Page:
On February 9, Representatives Henry Waxman (D-CA), Ranking Member of the House Energy and Commerce Committee, and Bobby Rush (D-IL), Ranking Member of the Energy and Power Subcommittee, added yet another voice to the uproar over the proposed “Dirty Air Act.” CAPAF’s Valeri Vasquez has the story.
The draft bill by Energy and Commerce Committee Chair Fred Upton (R-MI) would overturn the scientific finding that carbon dioxide and other pollutants threaten public health and welfare.
Waxman released a white paper from the Environmental Protection Agency (EPA) that describes the significant economic benefits from the Clean Air Act. For instance, implementing the Clean Air Act’s public health protections would potentially amount to “2.8 percent of total U.S. health care costs.” Total annual savings are estimated to be over $50 billion. Translation? Net economic benefits exceeding $1 trillion in 2010 alone, a number projected to reach $2 trillion by 2020.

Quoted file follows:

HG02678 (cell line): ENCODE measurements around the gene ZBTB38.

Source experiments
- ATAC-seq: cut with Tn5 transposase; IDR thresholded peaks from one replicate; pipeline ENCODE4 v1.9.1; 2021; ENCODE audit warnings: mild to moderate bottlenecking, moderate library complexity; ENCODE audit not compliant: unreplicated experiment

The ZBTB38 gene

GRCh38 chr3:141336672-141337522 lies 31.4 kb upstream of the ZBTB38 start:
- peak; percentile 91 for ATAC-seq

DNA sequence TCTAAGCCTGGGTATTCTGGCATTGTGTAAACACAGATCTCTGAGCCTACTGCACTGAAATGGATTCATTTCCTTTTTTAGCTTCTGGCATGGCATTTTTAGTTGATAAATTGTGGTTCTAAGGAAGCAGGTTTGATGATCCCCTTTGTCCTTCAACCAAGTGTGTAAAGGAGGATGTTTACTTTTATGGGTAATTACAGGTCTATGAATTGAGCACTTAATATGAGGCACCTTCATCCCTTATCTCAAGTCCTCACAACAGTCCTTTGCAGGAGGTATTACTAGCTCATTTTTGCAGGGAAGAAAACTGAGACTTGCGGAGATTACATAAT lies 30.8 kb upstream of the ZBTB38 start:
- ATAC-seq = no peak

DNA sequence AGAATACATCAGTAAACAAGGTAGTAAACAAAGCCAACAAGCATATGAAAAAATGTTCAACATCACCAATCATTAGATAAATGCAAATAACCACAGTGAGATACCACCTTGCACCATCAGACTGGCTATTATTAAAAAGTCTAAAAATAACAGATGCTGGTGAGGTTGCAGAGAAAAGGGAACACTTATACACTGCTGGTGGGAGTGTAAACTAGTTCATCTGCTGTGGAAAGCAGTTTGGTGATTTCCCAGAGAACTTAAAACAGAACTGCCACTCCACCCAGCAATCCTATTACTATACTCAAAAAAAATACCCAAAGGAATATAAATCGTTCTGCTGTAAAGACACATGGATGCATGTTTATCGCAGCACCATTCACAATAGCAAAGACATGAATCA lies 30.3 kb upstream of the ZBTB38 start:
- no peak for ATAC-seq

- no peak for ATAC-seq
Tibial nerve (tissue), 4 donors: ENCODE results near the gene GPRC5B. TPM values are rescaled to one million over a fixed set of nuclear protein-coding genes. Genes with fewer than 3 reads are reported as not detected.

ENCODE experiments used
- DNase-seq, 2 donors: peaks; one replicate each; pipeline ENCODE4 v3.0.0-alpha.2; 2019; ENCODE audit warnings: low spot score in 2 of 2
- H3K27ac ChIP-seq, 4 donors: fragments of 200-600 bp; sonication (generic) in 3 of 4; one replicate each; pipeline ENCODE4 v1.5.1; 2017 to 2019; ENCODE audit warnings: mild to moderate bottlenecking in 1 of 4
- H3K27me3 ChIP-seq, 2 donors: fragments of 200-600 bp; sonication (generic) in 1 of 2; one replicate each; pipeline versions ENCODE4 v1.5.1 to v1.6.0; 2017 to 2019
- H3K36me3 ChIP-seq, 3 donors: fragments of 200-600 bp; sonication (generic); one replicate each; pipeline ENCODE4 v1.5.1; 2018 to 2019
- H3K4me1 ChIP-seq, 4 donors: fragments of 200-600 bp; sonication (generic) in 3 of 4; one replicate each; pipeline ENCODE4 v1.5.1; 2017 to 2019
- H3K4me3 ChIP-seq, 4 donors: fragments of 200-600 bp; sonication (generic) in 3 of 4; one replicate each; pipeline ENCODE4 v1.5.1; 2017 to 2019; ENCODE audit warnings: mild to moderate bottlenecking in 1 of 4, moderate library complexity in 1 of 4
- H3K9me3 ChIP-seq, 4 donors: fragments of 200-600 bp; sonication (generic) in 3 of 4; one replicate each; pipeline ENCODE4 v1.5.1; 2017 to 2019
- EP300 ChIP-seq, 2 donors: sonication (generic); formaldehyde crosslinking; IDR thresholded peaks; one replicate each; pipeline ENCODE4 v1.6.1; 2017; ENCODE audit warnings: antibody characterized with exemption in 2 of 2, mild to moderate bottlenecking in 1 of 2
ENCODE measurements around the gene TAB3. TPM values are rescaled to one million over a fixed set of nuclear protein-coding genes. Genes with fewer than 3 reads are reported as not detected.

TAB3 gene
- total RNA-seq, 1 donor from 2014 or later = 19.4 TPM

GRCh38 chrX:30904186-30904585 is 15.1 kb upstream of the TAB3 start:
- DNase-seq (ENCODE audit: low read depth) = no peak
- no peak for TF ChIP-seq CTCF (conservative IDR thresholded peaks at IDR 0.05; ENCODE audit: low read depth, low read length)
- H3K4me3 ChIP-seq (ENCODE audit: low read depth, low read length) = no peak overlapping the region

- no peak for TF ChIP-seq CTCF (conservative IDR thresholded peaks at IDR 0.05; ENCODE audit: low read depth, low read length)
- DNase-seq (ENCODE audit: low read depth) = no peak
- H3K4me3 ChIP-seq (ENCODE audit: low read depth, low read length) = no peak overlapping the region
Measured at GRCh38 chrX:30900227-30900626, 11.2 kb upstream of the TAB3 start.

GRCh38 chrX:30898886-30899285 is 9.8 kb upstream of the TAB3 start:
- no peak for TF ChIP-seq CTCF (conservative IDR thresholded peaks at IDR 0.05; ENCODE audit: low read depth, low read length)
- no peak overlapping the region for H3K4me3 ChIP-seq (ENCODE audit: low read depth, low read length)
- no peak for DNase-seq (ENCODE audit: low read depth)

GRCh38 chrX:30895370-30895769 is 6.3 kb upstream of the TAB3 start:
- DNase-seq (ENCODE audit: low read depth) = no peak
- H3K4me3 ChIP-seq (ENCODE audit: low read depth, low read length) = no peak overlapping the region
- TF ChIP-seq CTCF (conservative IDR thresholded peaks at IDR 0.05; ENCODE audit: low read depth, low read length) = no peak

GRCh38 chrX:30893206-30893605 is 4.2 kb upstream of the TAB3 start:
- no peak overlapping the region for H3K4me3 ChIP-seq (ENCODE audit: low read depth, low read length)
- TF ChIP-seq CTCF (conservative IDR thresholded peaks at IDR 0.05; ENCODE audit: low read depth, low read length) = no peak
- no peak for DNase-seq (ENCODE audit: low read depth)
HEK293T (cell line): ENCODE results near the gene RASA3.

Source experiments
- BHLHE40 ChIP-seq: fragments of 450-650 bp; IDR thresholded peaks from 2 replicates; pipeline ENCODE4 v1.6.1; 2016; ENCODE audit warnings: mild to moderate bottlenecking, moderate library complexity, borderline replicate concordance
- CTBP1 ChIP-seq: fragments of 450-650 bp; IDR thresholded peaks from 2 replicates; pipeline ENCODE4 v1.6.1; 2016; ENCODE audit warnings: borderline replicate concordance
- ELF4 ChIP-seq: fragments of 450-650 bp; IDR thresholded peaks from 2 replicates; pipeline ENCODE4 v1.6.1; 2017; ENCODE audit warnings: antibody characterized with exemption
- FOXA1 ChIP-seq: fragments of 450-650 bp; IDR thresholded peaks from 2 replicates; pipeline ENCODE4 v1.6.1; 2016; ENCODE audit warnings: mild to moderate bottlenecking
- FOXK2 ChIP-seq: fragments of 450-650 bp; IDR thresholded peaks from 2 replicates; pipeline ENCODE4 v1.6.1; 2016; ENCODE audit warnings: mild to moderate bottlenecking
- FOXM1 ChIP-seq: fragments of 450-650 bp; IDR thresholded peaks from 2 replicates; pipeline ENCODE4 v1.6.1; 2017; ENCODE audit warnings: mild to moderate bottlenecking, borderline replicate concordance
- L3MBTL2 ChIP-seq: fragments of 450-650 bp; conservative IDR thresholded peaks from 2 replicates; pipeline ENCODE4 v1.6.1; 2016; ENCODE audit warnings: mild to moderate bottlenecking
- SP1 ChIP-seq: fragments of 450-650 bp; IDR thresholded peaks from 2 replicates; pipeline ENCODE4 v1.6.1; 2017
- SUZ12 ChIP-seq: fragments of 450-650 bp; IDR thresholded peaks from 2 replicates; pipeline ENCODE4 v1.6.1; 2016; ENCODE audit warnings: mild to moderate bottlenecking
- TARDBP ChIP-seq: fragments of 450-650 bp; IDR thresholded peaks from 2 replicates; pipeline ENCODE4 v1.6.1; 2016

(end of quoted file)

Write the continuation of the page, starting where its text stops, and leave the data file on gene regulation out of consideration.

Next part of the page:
Employment, too, will be stimulated by the Clean Air Act. Its implementation would open the growing international market for pollution control technologies to American companies by “spurring investment in the design, manufacture, installation, and operation of pollution-reducing technologies.” There’s a veritable Sputnik moment to be had in the “healthy competition” generated by investment in innovative technologies like selective catalytic reduction (SCR).
The EPA white paper delineates how the Dirty Air Act would strike protections that
create American jobs and bolsters the global competitiveness of American industry, even as it lowers healthcare costs and protects American families from birth defects, illnesses, and premature death.
In a letter that accompanied yesterday’s release, EPA Administrator Lisa Jackson drove home these points. “The EPA’s priority is safeguarding the health of the American people,” she wrote.
Thank goodness someone is looking out for us.
Read the full white paper and Administrator Jackson’s letter here.
– By Valeri Vasquez, CAPAF Energy Policy Special Assistant.